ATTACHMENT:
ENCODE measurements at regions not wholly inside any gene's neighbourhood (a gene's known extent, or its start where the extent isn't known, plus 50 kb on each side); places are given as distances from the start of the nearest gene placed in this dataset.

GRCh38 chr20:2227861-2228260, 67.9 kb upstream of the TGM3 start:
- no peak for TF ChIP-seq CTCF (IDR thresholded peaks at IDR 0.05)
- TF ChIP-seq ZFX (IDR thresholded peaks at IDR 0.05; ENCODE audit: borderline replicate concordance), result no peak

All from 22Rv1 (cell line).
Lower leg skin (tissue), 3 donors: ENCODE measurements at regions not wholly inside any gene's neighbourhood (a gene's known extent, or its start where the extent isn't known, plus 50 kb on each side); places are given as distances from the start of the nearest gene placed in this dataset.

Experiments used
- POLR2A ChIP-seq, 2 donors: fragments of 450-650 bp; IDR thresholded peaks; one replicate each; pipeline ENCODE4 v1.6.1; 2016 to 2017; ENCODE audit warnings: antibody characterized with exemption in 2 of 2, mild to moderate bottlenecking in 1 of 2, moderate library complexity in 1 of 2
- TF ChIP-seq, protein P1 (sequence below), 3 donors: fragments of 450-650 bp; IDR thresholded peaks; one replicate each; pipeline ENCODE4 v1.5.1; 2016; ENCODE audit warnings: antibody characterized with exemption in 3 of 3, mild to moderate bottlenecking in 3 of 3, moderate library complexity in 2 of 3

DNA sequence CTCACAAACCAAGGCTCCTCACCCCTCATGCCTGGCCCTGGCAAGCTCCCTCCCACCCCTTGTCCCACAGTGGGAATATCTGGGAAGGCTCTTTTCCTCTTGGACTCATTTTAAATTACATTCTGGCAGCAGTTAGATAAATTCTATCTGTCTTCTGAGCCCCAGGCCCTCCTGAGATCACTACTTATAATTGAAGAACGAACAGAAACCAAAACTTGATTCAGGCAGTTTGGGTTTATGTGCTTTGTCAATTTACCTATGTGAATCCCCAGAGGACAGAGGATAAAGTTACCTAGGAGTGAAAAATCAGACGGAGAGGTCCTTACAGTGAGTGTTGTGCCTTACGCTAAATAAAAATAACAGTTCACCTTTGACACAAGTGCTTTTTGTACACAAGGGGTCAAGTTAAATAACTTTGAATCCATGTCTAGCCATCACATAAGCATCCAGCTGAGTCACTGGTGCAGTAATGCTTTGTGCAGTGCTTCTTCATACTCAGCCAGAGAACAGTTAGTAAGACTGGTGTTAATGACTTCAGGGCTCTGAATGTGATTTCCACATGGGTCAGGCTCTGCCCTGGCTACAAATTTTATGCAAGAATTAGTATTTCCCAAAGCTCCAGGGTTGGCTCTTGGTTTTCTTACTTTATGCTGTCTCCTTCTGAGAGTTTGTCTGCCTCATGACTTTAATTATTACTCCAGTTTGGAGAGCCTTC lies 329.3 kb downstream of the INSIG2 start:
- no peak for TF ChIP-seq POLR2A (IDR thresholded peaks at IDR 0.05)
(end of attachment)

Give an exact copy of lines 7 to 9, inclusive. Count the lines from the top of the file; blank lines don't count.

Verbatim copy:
Experiments used
- POLR2A ChIP-seq, 2 donors: fragments of 450-650 bp; IDR thresholded peaks; one replicate each; pipeline ENCODE4 v1.6.1; 2016 to 2017; ENCODE audit warnings: antibody characterized with exemption in 2 of 2, mild to moderate bottlenecking in 1 of 2, moderate library complexity in 1 of 2
- TF ChIP-seq, protein P1 (sequence below), 3 donors: fragments of 450-650 bp; IDR thresholded peaks; one replicate each; pipeline ENCODE4 v1.5.1; 2016; ENCODE audit warnings: antibody characterized with exemption in 3 of 3, mild to moderate bottlenecking in 3 of 3, moderate library complexity in 2 of 3